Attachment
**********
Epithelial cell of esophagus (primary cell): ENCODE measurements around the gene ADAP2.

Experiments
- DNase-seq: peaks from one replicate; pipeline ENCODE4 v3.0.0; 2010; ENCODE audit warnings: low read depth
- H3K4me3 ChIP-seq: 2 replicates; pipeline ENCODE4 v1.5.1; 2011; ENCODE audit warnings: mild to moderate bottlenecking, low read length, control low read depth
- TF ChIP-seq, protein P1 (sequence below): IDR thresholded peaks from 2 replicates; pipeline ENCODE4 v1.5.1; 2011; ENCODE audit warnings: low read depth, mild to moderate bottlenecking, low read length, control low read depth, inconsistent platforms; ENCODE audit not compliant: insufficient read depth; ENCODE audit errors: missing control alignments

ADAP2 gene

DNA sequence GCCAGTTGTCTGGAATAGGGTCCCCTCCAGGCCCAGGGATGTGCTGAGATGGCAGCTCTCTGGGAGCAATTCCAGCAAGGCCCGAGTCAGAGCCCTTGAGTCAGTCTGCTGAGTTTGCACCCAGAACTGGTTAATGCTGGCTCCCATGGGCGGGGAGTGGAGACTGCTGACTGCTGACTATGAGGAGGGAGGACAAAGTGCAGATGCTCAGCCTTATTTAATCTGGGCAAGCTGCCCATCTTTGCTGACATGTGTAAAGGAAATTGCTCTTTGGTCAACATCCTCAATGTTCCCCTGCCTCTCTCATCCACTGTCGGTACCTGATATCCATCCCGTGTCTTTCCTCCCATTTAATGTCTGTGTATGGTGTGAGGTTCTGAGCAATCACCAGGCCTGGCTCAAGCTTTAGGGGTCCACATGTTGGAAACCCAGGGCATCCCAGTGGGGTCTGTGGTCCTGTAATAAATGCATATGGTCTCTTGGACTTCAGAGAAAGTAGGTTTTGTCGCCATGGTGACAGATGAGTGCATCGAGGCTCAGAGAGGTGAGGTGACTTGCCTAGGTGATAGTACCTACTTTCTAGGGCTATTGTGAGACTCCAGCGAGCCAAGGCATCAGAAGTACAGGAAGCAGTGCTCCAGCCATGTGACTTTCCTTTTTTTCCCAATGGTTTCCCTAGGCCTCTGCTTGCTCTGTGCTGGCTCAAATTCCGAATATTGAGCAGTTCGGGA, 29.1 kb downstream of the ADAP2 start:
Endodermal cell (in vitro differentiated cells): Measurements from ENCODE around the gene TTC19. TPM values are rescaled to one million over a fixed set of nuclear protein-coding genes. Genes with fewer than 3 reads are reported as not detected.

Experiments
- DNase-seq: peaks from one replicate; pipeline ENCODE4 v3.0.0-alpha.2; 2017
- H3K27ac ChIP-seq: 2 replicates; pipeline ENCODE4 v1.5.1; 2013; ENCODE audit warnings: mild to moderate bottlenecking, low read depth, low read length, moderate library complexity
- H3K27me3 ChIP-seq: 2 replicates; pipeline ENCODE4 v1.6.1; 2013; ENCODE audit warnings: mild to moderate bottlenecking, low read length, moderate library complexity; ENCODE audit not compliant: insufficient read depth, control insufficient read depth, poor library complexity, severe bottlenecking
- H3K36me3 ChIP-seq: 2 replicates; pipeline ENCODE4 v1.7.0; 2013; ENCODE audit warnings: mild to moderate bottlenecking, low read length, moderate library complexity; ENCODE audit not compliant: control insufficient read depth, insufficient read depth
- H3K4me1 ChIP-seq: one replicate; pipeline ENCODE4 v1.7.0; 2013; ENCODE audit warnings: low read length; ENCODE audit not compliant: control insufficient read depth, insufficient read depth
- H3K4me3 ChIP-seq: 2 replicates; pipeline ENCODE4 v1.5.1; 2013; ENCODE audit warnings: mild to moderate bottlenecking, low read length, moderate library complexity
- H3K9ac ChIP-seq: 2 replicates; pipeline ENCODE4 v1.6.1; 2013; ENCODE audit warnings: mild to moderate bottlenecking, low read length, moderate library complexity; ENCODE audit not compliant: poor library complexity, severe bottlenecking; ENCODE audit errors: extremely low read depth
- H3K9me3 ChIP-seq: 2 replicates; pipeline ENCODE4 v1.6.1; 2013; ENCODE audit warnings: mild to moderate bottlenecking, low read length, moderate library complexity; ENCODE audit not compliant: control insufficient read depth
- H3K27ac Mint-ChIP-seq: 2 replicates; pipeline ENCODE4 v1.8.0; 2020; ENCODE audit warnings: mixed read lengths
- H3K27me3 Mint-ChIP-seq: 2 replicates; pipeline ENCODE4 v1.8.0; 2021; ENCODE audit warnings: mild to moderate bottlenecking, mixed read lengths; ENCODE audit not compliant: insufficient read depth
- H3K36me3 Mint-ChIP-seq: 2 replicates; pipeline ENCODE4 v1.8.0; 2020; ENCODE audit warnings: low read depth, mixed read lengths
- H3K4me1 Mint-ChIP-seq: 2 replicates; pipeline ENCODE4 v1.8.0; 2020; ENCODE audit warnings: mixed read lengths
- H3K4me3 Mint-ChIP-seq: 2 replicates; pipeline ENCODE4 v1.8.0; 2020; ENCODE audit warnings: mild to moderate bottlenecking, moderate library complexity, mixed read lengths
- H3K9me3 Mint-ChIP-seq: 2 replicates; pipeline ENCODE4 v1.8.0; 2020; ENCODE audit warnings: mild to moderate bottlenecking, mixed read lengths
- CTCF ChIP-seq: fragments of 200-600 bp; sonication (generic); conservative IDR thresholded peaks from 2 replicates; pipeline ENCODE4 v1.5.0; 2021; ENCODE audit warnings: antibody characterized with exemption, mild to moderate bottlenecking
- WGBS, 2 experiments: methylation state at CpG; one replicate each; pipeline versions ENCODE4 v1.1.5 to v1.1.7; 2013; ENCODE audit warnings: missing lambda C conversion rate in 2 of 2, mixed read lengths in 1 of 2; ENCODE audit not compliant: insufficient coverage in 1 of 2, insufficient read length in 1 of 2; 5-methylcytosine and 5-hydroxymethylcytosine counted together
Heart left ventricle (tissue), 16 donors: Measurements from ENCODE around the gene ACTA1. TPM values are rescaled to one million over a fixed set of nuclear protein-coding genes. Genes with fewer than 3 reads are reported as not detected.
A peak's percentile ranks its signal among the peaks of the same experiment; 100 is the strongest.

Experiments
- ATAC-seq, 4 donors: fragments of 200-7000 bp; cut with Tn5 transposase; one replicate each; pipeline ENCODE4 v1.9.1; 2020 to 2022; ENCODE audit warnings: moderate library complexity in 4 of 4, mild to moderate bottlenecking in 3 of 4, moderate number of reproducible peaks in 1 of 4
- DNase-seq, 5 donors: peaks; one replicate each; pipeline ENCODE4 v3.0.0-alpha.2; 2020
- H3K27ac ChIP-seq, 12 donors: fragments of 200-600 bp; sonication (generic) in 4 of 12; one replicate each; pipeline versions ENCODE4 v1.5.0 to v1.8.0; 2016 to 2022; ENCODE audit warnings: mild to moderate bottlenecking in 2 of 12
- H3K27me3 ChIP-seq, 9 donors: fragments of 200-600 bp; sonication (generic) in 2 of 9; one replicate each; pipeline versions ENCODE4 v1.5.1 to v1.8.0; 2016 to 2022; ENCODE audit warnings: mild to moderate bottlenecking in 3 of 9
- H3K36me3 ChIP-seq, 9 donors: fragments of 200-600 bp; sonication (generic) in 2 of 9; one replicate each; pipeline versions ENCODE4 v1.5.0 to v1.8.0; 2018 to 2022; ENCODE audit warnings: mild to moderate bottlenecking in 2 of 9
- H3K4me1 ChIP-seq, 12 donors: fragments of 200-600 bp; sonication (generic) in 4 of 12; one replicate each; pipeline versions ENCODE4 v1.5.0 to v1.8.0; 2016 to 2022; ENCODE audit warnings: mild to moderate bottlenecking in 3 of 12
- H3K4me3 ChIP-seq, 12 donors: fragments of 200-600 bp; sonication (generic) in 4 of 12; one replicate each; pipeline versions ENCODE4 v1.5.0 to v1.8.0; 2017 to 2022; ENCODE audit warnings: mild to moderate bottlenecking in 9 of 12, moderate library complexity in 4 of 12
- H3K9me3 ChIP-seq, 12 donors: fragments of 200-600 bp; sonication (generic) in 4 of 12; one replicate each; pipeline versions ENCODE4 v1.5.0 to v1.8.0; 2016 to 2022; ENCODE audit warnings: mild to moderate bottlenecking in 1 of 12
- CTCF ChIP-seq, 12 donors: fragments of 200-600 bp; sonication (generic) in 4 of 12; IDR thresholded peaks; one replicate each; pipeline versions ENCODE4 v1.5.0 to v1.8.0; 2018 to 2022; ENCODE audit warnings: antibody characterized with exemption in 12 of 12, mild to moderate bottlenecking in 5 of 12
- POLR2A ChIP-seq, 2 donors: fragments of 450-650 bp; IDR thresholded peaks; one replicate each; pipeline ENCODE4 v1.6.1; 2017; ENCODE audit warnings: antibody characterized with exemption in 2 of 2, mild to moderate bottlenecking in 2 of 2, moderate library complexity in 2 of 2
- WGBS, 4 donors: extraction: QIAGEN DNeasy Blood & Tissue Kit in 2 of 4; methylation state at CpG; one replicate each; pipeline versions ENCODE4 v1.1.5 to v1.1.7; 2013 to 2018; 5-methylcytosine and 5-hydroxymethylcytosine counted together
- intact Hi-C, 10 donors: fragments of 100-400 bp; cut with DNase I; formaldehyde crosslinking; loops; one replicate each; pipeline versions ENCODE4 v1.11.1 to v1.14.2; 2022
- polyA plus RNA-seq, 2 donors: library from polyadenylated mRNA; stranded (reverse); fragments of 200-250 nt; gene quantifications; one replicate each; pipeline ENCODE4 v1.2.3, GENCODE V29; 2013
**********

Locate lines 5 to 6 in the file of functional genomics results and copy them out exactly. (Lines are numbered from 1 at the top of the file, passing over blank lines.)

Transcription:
- TF ChIP-seq, protein P1 (sequence below): IDR thresholded peaks from 2 replicates; pipeline ENCODE4 v1.5.1; 2011; ENCODE audit warnings: low read depth, mild to moderate bottlenecking, low read length, control low read depth, inconsistent platforms; ENCODE audit not compliant: insufficient read depth; ENCODE audit errors: missing control alignments

ADAP2 gene